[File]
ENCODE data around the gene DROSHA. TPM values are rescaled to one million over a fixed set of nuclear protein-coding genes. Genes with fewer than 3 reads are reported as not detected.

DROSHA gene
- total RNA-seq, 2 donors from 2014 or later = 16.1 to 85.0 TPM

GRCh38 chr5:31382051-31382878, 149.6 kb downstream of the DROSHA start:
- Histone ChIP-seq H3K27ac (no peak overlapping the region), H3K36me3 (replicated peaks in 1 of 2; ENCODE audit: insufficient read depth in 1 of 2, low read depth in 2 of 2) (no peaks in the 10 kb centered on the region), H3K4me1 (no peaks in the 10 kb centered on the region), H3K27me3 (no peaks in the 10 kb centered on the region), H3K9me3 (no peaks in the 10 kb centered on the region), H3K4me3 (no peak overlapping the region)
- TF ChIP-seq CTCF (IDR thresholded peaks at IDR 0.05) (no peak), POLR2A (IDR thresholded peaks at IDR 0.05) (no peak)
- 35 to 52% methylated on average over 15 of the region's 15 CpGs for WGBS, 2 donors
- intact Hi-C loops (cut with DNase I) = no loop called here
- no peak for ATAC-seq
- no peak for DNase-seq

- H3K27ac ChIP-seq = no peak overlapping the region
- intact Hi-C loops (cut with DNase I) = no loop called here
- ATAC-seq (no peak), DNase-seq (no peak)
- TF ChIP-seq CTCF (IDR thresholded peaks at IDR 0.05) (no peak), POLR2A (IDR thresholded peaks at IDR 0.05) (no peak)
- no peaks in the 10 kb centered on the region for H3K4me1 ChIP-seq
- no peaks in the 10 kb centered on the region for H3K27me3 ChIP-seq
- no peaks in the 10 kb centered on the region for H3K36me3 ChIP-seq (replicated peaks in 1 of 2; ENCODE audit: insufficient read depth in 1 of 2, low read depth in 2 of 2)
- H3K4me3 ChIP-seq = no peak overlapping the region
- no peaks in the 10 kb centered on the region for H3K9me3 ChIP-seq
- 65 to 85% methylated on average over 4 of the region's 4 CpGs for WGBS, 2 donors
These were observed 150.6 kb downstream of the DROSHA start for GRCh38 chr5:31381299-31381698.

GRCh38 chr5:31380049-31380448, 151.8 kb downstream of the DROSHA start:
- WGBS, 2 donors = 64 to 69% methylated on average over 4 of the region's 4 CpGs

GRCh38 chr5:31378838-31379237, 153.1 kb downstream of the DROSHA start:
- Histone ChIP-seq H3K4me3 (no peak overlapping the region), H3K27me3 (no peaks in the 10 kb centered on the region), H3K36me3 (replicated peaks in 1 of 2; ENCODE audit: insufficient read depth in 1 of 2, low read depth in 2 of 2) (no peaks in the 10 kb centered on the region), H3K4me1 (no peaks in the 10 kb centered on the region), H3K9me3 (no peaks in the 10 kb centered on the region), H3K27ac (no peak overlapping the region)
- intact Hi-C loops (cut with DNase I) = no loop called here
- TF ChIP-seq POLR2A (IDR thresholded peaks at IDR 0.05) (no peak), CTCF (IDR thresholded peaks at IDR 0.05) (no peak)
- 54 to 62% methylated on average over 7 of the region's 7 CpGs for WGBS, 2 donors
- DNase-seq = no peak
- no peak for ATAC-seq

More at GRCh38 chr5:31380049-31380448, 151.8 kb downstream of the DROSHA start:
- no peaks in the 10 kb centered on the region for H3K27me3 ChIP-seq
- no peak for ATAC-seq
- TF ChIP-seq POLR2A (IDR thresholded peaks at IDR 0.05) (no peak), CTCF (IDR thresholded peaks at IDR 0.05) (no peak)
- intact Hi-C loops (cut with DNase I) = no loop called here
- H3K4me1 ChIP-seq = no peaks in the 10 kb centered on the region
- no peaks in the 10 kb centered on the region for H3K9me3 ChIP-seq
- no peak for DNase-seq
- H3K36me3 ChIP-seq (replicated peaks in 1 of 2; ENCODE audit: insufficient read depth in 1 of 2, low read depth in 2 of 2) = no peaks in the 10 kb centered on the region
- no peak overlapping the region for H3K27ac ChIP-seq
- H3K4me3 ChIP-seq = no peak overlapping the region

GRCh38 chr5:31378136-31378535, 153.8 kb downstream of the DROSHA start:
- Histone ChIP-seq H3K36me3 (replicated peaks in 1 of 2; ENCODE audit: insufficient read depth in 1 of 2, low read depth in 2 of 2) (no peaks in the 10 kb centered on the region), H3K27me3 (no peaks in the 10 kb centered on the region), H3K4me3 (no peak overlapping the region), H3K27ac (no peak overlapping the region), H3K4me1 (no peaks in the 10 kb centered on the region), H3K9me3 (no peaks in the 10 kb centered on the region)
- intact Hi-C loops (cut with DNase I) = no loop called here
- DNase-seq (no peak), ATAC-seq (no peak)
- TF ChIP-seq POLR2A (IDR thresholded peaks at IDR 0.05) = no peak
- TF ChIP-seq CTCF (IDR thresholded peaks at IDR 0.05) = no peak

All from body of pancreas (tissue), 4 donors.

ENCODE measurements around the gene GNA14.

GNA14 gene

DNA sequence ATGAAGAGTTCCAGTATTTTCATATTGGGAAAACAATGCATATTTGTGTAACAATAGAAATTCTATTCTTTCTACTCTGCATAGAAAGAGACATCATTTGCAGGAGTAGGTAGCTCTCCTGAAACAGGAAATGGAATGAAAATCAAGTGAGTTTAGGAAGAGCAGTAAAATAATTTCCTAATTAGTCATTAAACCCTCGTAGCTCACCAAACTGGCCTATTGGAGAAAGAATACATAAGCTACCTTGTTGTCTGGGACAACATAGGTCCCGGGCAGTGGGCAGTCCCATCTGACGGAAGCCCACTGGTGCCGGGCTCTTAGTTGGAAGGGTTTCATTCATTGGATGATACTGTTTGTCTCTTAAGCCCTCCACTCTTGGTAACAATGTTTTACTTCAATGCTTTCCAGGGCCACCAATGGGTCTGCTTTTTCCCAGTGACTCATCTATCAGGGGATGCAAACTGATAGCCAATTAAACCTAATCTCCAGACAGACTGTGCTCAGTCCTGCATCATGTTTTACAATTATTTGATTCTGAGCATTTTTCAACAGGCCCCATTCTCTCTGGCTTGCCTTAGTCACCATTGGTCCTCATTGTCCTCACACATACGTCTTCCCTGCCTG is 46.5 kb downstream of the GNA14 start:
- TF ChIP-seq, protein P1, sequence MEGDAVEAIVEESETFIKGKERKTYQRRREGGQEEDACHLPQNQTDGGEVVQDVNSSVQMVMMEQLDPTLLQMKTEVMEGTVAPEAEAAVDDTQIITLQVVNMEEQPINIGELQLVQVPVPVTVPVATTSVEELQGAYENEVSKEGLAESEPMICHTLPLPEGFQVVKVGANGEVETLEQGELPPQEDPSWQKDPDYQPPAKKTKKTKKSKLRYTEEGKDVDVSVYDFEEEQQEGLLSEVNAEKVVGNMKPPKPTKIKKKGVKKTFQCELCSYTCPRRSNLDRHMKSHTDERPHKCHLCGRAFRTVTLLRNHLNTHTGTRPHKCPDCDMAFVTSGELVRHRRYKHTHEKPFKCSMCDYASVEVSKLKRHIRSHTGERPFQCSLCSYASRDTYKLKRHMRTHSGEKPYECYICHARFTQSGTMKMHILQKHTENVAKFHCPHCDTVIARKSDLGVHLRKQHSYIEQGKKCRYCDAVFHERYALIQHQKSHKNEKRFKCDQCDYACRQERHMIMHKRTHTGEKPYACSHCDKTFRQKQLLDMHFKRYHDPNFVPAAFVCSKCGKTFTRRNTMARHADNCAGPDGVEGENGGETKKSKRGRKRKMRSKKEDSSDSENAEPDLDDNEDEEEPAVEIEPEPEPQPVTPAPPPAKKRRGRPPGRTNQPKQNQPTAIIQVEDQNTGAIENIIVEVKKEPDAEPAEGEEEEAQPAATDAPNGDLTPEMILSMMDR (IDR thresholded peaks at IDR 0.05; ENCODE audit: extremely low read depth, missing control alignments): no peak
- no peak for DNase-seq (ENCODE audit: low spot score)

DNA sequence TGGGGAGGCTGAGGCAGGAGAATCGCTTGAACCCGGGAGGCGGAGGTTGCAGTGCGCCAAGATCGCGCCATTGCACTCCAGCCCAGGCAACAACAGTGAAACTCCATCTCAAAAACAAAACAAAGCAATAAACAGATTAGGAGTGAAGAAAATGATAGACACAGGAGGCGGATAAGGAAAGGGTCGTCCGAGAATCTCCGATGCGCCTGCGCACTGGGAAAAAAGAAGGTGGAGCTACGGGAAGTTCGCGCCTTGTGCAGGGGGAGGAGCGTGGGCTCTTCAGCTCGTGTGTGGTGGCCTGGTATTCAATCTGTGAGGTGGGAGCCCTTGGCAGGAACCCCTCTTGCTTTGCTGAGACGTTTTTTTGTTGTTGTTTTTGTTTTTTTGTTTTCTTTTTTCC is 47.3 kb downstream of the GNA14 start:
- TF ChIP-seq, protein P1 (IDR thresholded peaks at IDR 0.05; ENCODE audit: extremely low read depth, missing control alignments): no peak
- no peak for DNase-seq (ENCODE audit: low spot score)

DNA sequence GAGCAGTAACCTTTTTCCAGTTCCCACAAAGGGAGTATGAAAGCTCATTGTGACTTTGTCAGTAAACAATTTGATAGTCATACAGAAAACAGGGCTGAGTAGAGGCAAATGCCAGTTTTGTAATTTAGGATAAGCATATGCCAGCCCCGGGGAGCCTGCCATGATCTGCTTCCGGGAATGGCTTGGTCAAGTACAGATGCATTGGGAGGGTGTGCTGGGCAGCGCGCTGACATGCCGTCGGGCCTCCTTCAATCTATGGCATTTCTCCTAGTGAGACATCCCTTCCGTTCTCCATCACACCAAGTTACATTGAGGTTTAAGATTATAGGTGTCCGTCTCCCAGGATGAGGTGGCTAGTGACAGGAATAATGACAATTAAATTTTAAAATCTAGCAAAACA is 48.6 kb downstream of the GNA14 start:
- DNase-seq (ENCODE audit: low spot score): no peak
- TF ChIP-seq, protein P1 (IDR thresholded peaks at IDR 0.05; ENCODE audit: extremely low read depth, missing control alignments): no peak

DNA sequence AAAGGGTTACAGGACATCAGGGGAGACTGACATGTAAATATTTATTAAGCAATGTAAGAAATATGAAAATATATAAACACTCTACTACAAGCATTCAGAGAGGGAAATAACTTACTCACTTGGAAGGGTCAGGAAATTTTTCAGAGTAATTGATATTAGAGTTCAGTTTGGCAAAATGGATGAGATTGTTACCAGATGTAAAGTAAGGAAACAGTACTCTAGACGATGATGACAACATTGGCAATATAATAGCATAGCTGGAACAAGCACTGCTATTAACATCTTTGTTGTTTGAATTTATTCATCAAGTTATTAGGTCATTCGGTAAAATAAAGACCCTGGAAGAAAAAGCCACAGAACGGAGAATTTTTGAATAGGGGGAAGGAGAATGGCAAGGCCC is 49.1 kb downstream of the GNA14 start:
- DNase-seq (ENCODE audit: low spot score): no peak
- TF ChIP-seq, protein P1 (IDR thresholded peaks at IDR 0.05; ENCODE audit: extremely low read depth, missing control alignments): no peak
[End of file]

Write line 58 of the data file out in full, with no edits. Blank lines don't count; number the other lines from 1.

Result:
- DNase-seq (ENCODE audit: low spot score): no peak